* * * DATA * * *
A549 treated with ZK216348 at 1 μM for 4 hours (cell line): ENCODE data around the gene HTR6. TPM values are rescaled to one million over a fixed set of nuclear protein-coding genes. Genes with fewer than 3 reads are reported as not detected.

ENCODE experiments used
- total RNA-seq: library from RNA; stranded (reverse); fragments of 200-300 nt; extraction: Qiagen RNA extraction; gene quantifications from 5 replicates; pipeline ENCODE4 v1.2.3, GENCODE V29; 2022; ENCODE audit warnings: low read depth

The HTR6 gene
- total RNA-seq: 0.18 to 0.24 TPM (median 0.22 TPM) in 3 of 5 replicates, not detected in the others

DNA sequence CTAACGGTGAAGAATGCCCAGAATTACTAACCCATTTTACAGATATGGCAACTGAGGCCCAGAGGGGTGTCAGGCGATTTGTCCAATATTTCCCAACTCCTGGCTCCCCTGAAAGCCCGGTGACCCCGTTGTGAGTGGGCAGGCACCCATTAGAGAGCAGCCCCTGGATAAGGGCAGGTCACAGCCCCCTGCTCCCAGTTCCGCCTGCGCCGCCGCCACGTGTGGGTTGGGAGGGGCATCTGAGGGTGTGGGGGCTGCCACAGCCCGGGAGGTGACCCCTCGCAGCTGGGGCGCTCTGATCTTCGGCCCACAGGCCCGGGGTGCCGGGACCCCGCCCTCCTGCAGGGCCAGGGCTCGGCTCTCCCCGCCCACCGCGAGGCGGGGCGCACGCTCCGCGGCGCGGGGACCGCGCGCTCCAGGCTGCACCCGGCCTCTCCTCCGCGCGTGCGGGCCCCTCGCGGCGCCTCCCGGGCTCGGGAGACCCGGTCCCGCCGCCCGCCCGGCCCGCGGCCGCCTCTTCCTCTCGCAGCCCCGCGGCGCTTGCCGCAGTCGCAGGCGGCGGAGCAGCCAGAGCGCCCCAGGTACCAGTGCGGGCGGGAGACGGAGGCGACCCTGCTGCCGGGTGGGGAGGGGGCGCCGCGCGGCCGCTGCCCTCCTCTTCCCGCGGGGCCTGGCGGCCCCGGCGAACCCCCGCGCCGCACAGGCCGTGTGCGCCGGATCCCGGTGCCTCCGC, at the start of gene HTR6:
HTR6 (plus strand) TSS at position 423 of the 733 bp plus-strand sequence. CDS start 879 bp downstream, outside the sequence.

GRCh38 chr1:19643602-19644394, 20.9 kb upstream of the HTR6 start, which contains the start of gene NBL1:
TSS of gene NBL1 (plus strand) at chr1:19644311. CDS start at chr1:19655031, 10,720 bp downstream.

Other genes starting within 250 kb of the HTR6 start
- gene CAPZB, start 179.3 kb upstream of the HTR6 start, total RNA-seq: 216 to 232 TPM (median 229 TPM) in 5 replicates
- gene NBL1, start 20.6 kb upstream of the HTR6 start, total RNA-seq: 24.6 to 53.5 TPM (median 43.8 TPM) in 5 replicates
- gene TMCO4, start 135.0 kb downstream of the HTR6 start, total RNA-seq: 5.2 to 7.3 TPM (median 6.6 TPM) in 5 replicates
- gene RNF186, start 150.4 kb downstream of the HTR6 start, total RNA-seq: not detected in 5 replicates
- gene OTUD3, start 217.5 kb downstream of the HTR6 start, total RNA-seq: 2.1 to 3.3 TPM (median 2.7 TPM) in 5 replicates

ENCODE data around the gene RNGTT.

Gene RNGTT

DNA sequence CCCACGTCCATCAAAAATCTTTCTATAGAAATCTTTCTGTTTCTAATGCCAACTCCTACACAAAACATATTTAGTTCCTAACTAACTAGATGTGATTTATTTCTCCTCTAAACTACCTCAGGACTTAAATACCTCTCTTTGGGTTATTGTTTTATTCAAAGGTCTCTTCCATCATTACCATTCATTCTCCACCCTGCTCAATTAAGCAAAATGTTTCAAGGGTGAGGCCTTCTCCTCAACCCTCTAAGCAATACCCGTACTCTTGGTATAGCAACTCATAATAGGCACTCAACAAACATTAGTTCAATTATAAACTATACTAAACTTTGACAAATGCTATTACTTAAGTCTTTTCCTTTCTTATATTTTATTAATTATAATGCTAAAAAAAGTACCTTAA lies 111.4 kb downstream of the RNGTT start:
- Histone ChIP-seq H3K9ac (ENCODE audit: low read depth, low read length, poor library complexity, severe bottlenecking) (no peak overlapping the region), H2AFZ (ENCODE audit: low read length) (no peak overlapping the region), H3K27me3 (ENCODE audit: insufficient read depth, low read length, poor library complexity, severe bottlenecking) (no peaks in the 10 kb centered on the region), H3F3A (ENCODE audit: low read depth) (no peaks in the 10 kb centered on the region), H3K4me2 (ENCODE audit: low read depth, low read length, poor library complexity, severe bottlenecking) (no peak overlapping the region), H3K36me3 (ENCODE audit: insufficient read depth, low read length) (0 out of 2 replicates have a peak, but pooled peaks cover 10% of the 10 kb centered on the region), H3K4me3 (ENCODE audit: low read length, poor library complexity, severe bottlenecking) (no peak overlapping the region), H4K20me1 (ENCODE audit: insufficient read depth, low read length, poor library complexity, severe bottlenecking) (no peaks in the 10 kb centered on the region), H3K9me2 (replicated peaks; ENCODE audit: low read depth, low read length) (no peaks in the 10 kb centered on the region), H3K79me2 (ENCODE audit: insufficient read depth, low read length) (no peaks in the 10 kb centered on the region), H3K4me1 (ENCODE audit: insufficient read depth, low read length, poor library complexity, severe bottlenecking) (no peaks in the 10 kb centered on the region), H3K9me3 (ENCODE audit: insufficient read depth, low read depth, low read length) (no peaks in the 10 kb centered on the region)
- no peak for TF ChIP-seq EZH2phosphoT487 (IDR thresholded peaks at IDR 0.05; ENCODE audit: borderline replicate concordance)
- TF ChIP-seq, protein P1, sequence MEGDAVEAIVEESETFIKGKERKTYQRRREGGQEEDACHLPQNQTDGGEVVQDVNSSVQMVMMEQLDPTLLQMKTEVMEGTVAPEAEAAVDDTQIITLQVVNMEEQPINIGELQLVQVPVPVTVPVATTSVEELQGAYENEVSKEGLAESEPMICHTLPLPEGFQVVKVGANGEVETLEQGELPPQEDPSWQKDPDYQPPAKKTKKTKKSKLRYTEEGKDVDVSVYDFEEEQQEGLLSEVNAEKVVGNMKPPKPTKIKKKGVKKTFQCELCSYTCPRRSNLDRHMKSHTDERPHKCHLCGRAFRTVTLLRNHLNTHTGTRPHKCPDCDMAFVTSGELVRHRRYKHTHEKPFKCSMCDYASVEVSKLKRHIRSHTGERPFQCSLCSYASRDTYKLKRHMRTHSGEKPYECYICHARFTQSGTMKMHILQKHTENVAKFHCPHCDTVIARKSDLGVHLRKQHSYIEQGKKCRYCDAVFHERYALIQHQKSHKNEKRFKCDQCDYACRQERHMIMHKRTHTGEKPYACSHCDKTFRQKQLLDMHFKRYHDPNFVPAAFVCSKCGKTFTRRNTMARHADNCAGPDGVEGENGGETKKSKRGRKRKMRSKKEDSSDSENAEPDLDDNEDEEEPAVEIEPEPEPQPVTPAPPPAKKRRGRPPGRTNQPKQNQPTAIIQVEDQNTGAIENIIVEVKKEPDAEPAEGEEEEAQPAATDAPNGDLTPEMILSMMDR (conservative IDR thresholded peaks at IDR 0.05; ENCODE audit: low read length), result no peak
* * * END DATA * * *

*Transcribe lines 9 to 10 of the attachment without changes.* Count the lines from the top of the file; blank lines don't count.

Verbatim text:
TSS of gene NBL1 (plus strand) at chr1:19644311. CDS start at chr1:19655031, 10,720 bp downstream.

Other genes starting within 250 kb of the HTR6 start